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Sao Paulo Medical Journal

versão impressa ISSN 1516-3180

Sao Paulo Med. J. vol.130 no.1 São Paulo  2012

http://dx.doi.org/10.1590/S1516-31802012000100012 

LETTER TO THE EDITOR

 

Some aspects of medical education in the former Soviet Union

 

Alguns aspectos da instrução médica na antiga União Soviética

 

 

Sergei JarginI

Peoples' Friendship University of Russia, Moscow, Russia
IMD. Associate Professor, Peoples' Friendship University of Russia, Moscow, Russia

Correspondence

 

 

This topic might be of interest today because of the broadening of international cooperation. The attitude towards academic education in the Soviet Union was complex right from its early days. On the one hand, many young people strove to achieve academic diplomas; on the other hand, the prestige and relative income of educated people started to decrease from the 1950s onwards. One of the reasons for this was overproduction of graduate specialists, together with the low level of knowledge that was on average required. Attendance at lectures was stimulated through administrative measures, but many students neither listened nor wrote down anything, if they were even present at a lecture. For example, biochemistry was regarded by many students as useless, while pharmacology was studied by some of them through textbooks for nursing schools, and it was largely believed that nothing more was really necessary. Nearer to the time of graduation, some students became more diligent in studies within their chosen field. This matter was made additionally complicated because of the limited access to foreign literature, and the uneven quality of Russian-language professional editions,1 which resulted in backwardness in some practical fields.

According to my estimates after more than seven years of practicing pathology abroad, the average tumor size in routine surgical specimens (from the stomach, intestine, breast, uterus, prostate, skin, etc.) was at least two to three times larger in Moscow clinics than in provincial hospitals in some Western European countries. This means that early detection of malignancies was less efficient in Russia. Abroad, almost all mastectomy specimens do not include muscle tissue. In Moscow hospitals, modified radical mastectomy (Patey) with removal of the pectoralis minor muscle has been the predominant method over the last 10-15 years. The Halsted operation, with removal of both pectoralis muscles, is also applied. Halsted mastectomy was previously the most prevalent method: it was recommended by Russian-language textbooks of surgery and oncology for all types of breast cancer until the 1990s and even later. Partial gastrectomy for treating duodenal and gastric ulcers was applied abroad much more rarely than in Russia, and the resected volume was less extensive. The use of partial gastrectomy for ulcer treatment was disproportionately high in many institutions until recently,2 which could be explained by technical problems, conservatism among surgeons3 and limited availability of medical therapy, including in particular, eradication of Helicobacter pylori.2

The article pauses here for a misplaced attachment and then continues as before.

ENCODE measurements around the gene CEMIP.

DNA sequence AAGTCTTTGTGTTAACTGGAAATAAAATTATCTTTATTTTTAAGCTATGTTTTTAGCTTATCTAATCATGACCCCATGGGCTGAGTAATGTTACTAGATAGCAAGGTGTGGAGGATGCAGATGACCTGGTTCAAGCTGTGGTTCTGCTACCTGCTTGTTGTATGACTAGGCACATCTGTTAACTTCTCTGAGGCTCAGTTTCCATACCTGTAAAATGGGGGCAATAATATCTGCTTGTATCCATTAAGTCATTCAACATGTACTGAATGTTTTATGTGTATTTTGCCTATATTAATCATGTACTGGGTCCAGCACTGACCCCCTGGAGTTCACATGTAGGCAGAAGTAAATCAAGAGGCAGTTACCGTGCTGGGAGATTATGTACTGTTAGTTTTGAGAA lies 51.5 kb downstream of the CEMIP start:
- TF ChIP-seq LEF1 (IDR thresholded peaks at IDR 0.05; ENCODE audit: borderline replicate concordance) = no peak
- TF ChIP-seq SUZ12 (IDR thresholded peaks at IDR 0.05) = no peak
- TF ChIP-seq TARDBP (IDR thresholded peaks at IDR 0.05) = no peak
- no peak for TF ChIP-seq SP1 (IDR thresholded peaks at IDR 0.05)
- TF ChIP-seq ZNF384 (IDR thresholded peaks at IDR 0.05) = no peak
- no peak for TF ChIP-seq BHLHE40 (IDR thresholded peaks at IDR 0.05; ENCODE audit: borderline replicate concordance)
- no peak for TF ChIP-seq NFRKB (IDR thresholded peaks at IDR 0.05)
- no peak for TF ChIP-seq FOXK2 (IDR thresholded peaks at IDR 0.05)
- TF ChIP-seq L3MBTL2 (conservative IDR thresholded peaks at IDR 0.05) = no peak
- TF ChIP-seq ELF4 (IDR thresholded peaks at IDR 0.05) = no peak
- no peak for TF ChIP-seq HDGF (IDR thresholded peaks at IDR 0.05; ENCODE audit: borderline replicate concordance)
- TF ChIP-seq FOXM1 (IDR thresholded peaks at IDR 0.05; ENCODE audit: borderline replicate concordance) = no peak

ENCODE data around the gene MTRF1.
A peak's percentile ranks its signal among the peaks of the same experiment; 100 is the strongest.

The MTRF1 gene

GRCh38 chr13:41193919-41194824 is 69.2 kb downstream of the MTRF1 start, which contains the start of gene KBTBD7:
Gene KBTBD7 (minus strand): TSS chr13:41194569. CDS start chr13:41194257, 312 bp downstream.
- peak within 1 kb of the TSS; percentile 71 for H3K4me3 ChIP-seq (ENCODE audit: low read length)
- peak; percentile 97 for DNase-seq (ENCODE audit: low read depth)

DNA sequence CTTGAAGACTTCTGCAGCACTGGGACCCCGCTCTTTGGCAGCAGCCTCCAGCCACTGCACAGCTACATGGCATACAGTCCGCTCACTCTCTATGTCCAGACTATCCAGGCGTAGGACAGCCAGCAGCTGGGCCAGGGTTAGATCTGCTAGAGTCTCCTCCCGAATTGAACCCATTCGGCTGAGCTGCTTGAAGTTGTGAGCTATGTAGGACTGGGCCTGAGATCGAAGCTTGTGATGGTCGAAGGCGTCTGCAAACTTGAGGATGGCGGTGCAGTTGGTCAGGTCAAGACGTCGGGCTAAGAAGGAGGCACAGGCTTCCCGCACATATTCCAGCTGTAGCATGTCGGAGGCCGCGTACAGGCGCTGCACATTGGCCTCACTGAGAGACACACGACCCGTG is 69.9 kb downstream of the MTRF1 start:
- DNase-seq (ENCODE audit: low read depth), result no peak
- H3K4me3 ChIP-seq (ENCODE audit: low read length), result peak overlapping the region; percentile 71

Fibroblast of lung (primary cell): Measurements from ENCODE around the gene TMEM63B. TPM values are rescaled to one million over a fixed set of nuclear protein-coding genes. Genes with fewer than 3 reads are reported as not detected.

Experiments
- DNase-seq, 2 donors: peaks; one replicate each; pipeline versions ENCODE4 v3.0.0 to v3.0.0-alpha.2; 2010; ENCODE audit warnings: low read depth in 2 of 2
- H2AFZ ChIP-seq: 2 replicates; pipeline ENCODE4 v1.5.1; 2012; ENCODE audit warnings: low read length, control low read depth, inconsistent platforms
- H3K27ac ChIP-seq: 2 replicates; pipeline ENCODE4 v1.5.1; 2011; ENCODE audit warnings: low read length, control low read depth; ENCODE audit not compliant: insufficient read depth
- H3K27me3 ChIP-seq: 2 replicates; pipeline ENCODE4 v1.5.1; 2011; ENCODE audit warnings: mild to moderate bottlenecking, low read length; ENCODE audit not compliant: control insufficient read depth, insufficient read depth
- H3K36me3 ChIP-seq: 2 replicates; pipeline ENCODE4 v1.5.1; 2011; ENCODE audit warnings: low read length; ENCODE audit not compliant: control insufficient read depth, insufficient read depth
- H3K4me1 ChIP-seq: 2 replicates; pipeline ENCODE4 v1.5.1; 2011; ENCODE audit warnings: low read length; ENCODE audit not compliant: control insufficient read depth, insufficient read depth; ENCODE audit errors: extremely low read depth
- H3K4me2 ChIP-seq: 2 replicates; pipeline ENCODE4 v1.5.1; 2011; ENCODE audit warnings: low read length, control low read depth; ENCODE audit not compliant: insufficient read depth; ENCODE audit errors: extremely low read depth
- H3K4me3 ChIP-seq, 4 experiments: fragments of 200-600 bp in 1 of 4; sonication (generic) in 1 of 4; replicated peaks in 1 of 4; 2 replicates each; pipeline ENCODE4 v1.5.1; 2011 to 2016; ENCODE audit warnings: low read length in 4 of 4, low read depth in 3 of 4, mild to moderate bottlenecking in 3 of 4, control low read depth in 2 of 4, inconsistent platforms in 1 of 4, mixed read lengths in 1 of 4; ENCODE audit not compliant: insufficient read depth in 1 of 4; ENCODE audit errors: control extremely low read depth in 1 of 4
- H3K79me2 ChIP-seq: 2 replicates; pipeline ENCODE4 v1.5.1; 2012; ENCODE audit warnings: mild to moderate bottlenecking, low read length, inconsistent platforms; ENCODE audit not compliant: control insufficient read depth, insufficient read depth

So-called administrative factors played a role in this, i.e. endorsement of certain methods by the healthcare authorities, which sometimes favored less individualized methods that were applicable en masse to large contingents of patients. Such practices obviously contributed towards a high negative appendectomy rate4 and towards persistence of some outdated methods, like routinely performed diathermocoagulation or cryotherapy on cervical pseudoerosions (cervical ectopy). This practice is at variance with the scientific evidence, which does not support the hypothesis that coagulation of the ectopy provides protection against cervical cancer.5

In conclusion, limited availability of foreign professional literature1 and partial isolation of Russian medicine from the rest of the world have contributed towards persistence of outdated methods in practice. Therefore, more cooperation with the international community is needed, including temporary practice by Russian physicians and lecturers abroad and by foreign colleagues in Russia.

 

REFERENCES

1. Jargin SV. The state of medical libraries in the former Soviet Union. Health Info Libr J. 2010;27(3):244-8.         [ Links ]

2. Lobankov VM. Khirurgiia iazvennoi bolezni na rubezhe XXI veka [Surgery of ulcer disease on the boundary of XXI century]. Khirurgiia (Mosk). 2005;(1):58-64.         [ Links ]

3. Balalykin DA. Vnedrenie patogeneticheskikh printsipov khirurgicheskogo lecheniia iazvennoi bolezni v otechestvennoi khirurgii v 20-30-e gody XX veka [Introduction of pathogenic principles of surgical treatment of ulcer disease in Russian surgery]. Khirurgiia (Mosk). 2004;(10):73-8.         [ Links ]

4. Jargin SV. Unnecessary operations: a letter from Russian pathologist. Int J Surg. 2010;8(5):409-10.         [ Links ]

5. Machado Junior LC, Dalmaso AS, Carvalho HB. Evidence for benefits from treating cervical ectopy: literature review. Sao Paulo Med J. 2008;126(2):132-9.         [ Links ]

 

 

Address for correspondence:
Sergei Jargin
Peoples'  Friendship University of Russia
Clementovski per 6-82, 115184 Moscow, Russia
Tel/fax: +7 495 9516788
E-mail: sjargin@mail.ru

Sources of funding: None
Conflict of interest: None
Date of first submission: March 11, 2011
Last received: March 13, 2011
Accepted: April 19, 2011